What the story tells is the transformation of the narrator who, having begun his investigation wanting to conserve Bazlen’s idea according to which “it is no longer possible to keep writing,” winds up giving this negation a twist of the screw and writing the book. I asked Del Giudice when he visited Barcelona (during a lovely dinner at the restaurant Can Massana) how it was that the narrator had wound up writing the book, and he told me that the force of despair made the work of art more vigorous and paradoxically more precarious, which led me to think of Duchamp’s famous ready-made, which was a negation of art and at the same time gave rise to another interpretation of the artistic phenomenon. I think that in these negations of sculpture, of literature, there is a passion for what is being denied.

For me there is an ethical search in the struggle to create new forms. And those who don’t struggle, don’t risk, only sink literature, give it the final death blow.

Iglesia: And that passion for what is denied, in this case literature, allows for literature itself to be transformed, as the professor Enrique Schmuckler says in an article about your work, into “a possible experience.”

Vila-Matas: Yes. And this is compatible with my idea that the written work is founded upon nothing and, therefore, one must never forget that everything is possible there, especially if we separate ourselves from the machinery of conventions. Moreover, to be valid a text must open new paths, or at least try to, attempting to say what has not yet been said. For me there is an ethical search in the struggle to create new forms. And those who don’t struggle, don’t risk, only sink literature, give it the final death blow.

In a great essay that I’ve lost, but which I assure you exists, Cyril Connolly begged for a whole family of conventions to be annihilated, all the novels that dealt with more than one generation or any period before 1918 or about super-intelligent but impoverished children in rectories, all the novels located in Oxford, Cambridge, Hyde Park, all the thin and emaciated faces of the intellectuals, all characters taller than five foot, nine inches, all those silly phrases from novels, like “I shall make you a cup of coffee” or “Honey, I’ve found a little house,” etc.

Iglesia: Therefore, you write because, like the character of Simon, the collector of quotes in Esta bruma insensata, you continue believing, despite everything, in literature and, above all, in the possibility of moving beyond literary conventions.

Vila-Matas: Yes, but I don’t want to resemble Simon, an opportunist who publishes his novel based on real events only because he sees the possibility of thereby improving his precarious economic situation. I want to resemble myself, a guy who ascribes to what someone called the mad wisdom that, if I don’t remember incorrectly, consists of believing in what we do and that what we do matters, but not overmuch, such that at any moment we could abandon it and, nonetheless, we can also continue believing firmly in it.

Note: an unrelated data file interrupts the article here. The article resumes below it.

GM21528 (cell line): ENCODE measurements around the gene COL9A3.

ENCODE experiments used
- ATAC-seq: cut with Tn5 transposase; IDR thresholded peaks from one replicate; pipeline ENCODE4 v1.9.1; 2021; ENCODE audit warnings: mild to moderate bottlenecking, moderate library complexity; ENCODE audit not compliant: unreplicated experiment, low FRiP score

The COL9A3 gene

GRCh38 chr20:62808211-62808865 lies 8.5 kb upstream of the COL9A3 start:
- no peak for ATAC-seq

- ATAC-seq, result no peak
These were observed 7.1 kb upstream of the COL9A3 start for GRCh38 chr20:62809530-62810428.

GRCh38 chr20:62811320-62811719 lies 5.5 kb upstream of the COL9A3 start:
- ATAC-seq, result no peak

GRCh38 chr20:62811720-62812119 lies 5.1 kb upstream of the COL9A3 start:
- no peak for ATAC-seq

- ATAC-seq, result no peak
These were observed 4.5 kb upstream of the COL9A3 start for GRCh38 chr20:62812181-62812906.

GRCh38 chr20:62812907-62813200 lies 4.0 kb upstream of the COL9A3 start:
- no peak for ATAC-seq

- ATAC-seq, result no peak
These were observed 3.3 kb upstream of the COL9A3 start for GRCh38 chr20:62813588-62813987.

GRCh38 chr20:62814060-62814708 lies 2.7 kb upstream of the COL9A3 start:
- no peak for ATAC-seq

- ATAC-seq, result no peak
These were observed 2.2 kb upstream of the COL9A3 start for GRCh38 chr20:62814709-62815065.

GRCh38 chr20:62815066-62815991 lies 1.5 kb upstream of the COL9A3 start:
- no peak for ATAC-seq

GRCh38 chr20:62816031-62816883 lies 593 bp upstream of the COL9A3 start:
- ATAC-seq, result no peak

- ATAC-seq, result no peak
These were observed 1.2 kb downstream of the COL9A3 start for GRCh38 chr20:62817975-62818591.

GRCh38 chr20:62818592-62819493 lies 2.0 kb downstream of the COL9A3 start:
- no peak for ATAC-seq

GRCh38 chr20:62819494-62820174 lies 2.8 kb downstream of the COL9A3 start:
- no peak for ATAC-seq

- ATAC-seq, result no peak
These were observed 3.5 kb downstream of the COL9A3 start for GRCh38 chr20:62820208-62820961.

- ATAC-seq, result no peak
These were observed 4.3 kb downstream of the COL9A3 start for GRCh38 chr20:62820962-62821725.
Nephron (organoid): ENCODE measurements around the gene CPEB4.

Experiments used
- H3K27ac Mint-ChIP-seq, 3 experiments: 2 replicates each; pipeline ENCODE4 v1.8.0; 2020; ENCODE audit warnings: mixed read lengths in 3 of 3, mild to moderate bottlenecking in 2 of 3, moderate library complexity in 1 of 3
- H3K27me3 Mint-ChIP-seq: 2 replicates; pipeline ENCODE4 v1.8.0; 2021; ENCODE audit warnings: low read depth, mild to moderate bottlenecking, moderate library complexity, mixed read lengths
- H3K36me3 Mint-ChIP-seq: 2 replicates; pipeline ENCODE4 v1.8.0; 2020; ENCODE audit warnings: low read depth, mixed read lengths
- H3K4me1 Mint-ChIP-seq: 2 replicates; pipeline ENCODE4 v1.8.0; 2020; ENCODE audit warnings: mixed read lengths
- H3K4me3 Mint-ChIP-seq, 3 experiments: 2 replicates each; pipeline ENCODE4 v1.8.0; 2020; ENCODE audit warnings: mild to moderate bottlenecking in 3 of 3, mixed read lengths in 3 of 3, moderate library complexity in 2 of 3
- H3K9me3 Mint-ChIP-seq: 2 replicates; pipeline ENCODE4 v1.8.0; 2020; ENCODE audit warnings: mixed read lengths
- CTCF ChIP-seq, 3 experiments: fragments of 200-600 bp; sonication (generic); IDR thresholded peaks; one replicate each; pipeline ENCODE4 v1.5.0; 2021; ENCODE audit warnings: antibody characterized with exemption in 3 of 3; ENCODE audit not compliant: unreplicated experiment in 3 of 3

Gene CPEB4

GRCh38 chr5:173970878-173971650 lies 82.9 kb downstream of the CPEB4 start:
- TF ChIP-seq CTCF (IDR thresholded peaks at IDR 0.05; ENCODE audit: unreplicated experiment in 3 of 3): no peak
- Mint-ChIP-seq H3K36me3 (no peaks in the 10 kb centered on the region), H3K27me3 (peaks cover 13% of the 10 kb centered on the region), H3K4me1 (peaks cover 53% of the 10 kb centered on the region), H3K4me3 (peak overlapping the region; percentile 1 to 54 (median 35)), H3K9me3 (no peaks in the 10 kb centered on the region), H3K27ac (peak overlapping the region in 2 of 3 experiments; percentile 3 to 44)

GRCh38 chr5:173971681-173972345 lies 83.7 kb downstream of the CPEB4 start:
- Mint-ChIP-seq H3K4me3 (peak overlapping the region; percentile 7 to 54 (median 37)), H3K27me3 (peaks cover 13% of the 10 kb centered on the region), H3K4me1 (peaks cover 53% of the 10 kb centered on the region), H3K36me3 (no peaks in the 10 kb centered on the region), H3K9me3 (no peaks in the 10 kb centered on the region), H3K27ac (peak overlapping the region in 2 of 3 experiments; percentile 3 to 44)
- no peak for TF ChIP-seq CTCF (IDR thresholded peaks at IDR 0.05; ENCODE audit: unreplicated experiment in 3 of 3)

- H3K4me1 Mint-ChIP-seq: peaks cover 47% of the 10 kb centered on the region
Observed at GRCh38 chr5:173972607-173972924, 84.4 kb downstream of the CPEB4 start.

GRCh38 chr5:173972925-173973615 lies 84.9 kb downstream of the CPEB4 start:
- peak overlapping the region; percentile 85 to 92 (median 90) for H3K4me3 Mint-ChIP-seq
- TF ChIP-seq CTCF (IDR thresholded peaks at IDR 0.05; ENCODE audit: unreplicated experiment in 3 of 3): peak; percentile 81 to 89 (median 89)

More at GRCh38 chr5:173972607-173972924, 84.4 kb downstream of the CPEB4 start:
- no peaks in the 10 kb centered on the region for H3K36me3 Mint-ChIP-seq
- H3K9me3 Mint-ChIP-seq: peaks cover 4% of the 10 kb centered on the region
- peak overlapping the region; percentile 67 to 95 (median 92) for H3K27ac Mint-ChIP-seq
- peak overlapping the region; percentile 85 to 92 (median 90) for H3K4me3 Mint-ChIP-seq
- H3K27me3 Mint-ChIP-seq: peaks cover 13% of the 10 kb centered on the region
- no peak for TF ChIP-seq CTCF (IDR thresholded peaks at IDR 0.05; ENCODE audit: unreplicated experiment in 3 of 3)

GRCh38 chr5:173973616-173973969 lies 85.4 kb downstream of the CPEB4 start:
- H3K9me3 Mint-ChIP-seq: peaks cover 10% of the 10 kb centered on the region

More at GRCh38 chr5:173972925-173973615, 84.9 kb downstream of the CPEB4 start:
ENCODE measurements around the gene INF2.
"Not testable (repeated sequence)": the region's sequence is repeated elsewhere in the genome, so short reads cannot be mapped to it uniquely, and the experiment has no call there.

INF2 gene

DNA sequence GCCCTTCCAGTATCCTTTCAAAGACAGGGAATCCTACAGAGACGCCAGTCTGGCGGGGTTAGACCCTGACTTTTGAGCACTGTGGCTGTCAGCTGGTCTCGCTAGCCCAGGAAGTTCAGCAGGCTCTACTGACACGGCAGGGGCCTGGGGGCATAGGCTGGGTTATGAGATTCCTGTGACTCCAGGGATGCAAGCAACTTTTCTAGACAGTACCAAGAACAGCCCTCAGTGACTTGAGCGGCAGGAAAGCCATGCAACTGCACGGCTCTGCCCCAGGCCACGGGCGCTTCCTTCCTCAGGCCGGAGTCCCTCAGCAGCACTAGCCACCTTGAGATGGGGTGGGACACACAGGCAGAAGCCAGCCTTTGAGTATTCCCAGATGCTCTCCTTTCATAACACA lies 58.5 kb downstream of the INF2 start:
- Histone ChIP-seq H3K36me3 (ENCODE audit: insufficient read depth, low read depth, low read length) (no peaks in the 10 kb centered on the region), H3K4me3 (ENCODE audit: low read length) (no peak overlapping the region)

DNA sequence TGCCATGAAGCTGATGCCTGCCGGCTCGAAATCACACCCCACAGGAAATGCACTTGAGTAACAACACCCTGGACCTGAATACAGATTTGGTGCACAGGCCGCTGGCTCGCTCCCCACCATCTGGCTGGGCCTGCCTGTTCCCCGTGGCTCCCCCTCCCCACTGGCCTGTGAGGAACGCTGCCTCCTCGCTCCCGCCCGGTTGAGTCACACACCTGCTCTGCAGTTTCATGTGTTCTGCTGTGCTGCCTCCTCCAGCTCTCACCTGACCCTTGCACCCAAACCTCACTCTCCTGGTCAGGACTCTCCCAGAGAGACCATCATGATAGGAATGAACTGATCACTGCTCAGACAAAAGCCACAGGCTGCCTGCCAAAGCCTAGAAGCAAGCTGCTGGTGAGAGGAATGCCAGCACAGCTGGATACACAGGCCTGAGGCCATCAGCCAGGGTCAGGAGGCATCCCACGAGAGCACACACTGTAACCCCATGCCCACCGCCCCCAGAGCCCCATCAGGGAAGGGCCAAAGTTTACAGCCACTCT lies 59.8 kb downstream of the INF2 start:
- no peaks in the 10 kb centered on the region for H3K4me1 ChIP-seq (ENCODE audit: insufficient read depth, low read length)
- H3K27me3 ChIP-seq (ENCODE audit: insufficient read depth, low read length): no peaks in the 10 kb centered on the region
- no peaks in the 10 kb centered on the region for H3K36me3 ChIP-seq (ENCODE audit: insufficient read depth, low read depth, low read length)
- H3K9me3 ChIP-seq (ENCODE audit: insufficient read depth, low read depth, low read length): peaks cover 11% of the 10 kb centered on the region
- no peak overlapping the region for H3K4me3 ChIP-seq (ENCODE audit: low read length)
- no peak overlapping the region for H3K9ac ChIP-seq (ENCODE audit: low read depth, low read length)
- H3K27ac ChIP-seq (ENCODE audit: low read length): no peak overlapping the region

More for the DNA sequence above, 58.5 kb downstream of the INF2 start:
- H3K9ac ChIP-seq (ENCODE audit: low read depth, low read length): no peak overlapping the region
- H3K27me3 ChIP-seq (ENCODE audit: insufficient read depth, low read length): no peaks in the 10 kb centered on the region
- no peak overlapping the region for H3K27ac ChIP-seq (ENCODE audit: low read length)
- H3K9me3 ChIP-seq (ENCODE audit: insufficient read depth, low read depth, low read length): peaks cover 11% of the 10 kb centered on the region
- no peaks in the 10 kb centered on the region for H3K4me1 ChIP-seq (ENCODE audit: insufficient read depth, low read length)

Translation from the Spanish

 

[i] Jesús Ruiz Mantilla, El País, 2011.

Editorial note: From Ese Famoso Abismo: Conversaciones con Enrique Vila-Matas (Barcelona: Wunderkammer, 2020). Translated by arrangement with the publisher.

Enrique Vila-Matas (b. 1948, Barcelona) is one of the most exceptional authors writing in Spanish. Considered “strange” since his beginning, due to his singular way of understanding narrative, today no one disputes the quality of his work, which has been translated into twenty-seven languages and has earned international recognition with numerous honors, including among others the Rómulo Gallegos Award, the Médicis Prize, and the Literature Prize of the Guadalajara International Book Fair.

 


Photo by Samuel de Román

Anna María Iglesia (b. 1986, Granada) (@AnnaMIglesia) holds degrees in Italian literature and comparative literature as well as a PhD from the University of Barcelona. She is a cultural journalist who contributes regularly with various media (Librújula, The Objective, El Confidencial, Letra Global, Turia, La esfera de Papel, Altaïr) where she writes primarily about literature and the publishing world. She has translated into Spanish Colette’s Regalos de Invierno and is also the author of La revolución de las flâneuses (Cahiers Wunderkammer, 2019).

Lawrence Schimel (b. 1971, Madrid) (@lawrenceschimel) is a bilingual (Spanish/English) author who has published over 120 books in many different genres, for readers of all ages. He is also a prolific literary translator, working in both directions. Recent translations into English include Impure Acts, by Ángelo Néstore (Indolent Books, finalist for the Thom Gunn Award); I Offer My Heart as a Target, by Johanny Vázquez Paz (Akashic, winner of the Paz Prize); and Voice of the Two Shores, by Agnès Agboton (forthcoming from flipped eye, winner of a PEN Translates Award). Recent translations into Spanish include Nos llamaron enemigo, by George Takei (Top Shelf); Amensia colectiva, by Koleka Putuma (with Arrate Hidalgo; Flores Raras); and Bluets, by Maggie Nelson (Tres Puntos). He lives in Madrid, Spain.